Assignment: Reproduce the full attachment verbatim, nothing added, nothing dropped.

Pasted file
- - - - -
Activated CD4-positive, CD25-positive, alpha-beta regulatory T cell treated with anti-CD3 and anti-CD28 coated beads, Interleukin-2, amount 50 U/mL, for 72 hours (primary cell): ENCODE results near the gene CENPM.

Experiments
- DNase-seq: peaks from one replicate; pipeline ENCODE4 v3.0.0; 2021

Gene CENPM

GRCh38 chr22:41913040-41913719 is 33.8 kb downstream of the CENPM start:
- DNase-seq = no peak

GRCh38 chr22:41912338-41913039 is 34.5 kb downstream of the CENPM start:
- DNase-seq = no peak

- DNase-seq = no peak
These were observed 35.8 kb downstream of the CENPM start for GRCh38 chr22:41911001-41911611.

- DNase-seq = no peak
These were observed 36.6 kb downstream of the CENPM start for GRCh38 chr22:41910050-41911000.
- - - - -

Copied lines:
Activated CD4-positive, CD25-positive, alpha-beta regulatory T cell treated with anti-CD3 and anti-CD28 coated beads, Interleukin-2, amount 50 U/mL, for 72 hours (primary cell): ENCODE results near the gene CENPM.

Experiments
- DNase-seq: peaks from one replicate; pipeline ENCODE4 v3.0.0; 2021

Gene CENPM

GRCh38 chr22:41913040-41913719 is 33.8 kb downstream of the CENPM start:
- DNase-seq = no peak

GRCh38 chr22:41912338-41913039 is 34.5 kb downstream of the CENPM start:
- DNase-seq = no peak

- DNase-seq = no peak
These were observed 35.8 kb downstream of the CENPM start for GRCh38 chr22:41911001-41911611.

- DNase-seq = no peak
These were observed 36.6 kb downstream of the CENPM start for GRCh38 chr22:41910050-41911000.